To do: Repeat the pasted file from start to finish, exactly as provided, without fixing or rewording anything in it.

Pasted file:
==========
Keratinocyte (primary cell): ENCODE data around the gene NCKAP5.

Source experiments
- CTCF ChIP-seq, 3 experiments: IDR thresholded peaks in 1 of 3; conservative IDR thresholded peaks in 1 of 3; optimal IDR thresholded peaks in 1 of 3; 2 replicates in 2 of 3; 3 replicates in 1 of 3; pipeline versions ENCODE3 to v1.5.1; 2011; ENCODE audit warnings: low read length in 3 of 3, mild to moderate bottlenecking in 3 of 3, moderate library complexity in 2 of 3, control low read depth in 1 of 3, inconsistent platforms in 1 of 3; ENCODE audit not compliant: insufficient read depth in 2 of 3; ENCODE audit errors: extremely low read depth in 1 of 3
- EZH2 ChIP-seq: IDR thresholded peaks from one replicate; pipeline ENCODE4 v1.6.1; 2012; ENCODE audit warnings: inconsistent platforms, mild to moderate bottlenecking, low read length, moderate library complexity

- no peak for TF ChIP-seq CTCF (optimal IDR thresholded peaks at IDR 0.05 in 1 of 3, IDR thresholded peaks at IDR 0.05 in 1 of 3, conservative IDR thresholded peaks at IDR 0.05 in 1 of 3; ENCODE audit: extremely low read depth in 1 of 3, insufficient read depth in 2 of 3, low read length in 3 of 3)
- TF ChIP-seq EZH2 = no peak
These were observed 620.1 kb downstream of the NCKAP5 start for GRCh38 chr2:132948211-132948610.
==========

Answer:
Keratinocyte (primary cell): ENCODE data around the gene NCKAP5.

Source experiments
- CTCF ChIP-seq, 3 experiments: IDR thresholded peaks in 1 of 3; conservative IDR thresholded peaks in 1 of 3; optimal IDR thresholded peaks in 1 of 3; 2 replicates in 2 of 3; 3 replicates in 1 of 3; pipeline versions ENCODE3 to v1.5.1; 2011; ENCODE audit warnings: low read length in 3 of 3, mild to moderate bottlenecking in 3 of 3, moderate library complexity in 2 of 3, control low read depth in 1 of 3, inconsistent platforms in 1 of 3; ENCODE audit not compliant: insufficient read depth in 2 of 3; ENCODE audit errors: extremely low read depth in 1 of 3
- EZH2 ChIP-seq: IDR thresholded peaks from one replicate; pipeline ENCODE4 v1.6.1; 2012; ENCODE audit warnings: inconsistent platforms, mild to moderate bottlenecking, low read length, moderate library complexity

- no peak for TF ChIP-seq CTCF (optimal IDR thresholded peaks at IDR 0.05 in 1 of 3, IDR thresholded peaks at IDR 0.05 in 1 of 3, conservative IDR thresholded peaks at IDR 0.05 in 1 of 3; ENCODE audit: extremely low read depth in 1 of 3, insufficient read depth in 2 of 3, low read length in 3 of 3)
- TF ChIP-seq EZH2 = no peak
These were observed 620.1 kb downstream of the NCKAP5 start for GRCh38 chr2:132948211-132948610.